A number of factors contribute to the sense of regional unease. Owing to the collapse of the Cold War framework, regional powers now compete more directly than in the past. (Russia is years away from exerting an influence even approximating that of the former Soviet Union.) Record-setting achievements in national economic development have brought with them a new desire on the part of regional powers to gain the strategic depth required to safeguard their growing prosperity.
More specifically, Beijing's obdurate pressing of its territorial claims in the South China Sea provokes a measure of anxiety, particularly in light of China's growing air and naval power. There is also fear that a halt in China's economic growth or a hitch in the transfer of power after the death of Deng Xiaoping could threaten China's political stability, and with it, the stability of the whole region. The region also faces the prospect of a nuclear-armed North Korea, whose unpredictable leadership sees itself as besieged on all sides.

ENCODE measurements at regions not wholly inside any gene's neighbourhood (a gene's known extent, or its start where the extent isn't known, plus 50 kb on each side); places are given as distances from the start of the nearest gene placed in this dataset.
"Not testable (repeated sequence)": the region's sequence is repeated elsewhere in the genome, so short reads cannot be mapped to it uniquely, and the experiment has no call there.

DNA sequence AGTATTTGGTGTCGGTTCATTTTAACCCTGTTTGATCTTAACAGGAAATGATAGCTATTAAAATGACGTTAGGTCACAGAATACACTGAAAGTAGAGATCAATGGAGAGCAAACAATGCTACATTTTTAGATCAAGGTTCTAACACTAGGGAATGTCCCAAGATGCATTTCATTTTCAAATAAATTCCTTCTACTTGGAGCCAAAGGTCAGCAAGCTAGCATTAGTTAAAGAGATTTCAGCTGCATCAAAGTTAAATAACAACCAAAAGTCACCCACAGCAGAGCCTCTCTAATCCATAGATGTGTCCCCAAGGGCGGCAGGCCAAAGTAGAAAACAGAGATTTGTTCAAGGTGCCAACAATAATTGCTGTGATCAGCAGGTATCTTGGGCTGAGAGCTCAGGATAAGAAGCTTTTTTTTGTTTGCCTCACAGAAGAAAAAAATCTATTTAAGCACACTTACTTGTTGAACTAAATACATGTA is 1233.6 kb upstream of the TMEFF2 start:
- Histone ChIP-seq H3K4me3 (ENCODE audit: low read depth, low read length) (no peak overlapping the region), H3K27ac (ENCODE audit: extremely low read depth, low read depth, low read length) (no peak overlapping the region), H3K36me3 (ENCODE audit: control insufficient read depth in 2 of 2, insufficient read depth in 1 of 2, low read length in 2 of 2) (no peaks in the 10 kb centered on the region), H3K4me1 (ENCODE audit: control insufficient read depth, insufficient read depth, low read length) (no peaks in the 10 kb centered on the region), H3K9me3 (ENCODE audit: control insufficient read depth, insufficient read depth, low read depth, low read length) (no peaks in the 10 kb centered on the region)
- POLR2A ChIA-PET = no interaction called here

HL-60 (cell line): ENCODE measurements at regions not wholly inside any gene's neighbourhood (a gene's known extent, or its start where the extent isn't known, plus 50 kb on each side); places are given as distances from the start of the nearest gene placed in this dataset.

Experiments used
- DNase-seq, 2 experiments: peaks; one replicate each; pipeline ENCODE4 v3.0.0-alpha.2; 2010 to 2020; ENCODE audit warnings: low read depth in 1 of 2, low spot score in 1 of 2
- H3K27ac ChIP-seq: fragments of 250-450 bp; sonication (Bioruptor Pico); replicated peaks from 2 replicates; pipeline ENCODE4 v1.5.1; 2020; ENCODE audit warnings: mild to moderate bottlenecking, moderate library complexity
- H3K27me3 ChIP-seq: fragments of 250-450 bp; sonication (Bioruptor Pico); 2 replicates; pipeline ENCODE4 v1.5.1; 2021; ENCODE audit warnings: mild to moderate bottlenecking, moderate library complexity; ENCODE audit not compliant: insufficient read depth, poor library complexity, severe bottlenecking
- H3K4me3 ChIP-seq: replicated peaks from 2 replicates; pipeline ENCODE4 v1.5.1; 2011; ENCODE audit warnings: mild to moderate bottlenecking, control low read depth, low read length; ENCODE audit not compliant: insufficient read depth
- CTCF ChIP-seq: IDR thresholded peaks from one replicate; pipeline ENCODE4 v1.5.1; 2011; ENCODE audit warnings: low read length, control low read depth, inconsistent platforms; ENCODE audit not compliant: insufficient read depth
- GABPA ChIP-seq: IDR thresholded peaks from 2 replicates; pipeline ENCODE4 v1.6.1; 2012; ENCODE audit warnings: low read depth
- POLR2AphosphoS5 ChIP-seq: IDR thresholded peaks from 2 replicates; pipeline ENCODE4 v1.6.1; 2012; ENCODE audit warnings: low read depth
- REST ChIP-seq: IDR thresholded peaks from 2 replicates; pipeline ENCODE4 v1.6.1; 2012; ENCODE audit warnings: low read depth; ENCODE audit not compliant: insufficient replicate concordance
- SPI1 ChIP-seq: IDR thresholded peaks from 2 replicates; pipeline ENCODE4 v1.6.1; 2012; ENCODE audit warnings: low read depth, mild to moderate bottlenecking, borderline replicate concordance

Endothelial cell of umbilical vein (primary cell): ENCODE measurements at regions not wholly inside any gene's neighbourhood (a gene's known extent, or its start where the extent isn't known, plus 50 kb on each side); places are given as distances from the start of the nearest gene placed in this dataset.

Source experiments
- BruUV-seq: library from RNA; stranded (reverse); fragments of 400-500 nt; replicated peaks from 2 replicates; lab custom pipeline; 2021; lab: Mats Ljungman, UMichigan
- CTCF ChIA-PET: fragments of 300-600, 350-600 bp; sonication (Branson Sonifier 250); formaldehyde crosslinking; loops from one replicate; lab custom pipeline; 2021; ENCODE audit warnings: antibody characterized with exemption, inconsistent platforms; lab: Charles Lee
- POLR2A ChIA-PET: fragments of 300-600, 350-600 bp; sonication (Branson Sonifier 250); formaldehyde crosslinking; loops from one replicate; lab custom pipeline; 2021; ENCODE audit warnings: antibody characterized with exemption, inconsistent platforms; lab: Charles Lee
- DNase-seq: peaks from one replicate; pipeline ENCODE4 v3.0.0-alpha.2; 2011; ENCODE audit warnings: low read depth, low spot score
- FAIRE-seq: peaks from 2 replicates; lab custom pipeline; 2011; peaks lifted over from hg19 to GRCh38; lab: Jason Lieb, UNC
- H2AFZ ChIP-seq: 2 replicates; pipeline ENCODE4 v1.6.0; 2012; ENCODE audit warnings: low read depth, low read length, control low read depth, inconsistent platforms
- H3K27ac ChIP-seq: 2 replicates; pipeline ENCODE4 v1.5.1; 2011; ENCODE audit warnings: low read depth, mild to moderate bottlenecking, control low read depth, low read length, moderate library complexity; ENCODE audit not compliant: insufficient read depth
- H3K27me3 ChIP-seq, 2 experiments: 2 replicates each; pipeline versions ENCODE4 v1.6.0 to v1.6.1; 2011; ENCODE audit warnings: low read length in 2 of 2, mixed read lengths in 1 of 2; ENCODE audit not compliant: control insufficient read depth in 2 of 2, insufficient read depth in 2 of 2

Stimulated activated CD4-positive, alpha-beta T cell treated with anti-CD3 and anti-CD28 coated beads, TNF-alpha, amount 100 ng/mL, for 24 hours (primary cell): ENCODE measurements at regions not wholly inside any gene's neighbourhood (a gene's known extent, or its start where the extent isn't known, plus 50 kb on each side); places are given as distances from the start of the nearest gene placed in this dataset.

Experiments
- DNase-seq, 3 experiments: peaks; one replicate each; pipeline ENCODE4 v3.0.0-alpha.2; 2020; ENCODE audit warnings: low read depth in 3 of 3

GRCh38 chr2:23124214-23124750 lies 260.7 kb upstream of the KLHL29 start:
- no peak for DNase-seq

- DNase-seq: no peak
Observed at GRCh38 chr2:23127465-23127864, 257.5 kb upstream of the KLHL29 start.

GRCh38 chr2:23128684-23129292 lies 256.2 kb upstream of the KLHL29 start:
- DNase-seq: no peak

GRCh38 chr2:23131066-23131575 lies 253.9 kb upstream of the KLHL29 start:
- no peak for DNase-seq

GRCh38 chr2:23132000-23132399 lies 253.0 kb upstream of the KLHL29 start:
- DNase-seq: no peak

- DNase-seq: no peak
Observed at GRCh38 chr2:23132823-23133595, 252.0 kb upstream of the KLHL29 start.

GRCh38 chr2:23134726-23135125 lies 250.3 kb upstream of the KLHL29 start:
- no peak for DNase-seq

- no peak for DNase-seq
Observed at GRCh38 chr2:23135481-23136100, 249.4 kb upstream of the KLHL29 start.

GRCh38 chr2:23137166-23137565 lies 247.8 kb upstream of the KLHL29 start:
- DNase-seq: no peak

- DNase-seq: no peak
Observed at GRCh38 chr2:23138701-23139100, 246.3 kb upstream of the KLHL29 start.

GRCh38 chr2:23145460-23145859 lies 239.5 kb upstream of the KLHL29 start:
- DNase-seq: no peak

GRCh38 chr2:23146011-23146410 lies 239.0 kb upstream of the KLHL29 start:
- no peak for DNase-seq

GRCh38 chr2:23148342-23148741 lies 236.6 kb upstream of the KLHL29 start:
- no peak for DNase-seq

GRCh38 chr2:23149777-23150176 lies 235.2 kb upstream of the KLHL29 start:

But the most troubling uncertainty of all concerns the presence and role of the United States. Despite high-level assurances and continued forward deployments, there exists a broad perception in Asia that U.S. power is declining, at least in relative terms, and that the U.S. military presence in Asia is bound to decline as well. This raises doubts about the future of the U.S. role as the region's strategic anchor and balancer. More important, it raises questions about a new regional balance of power.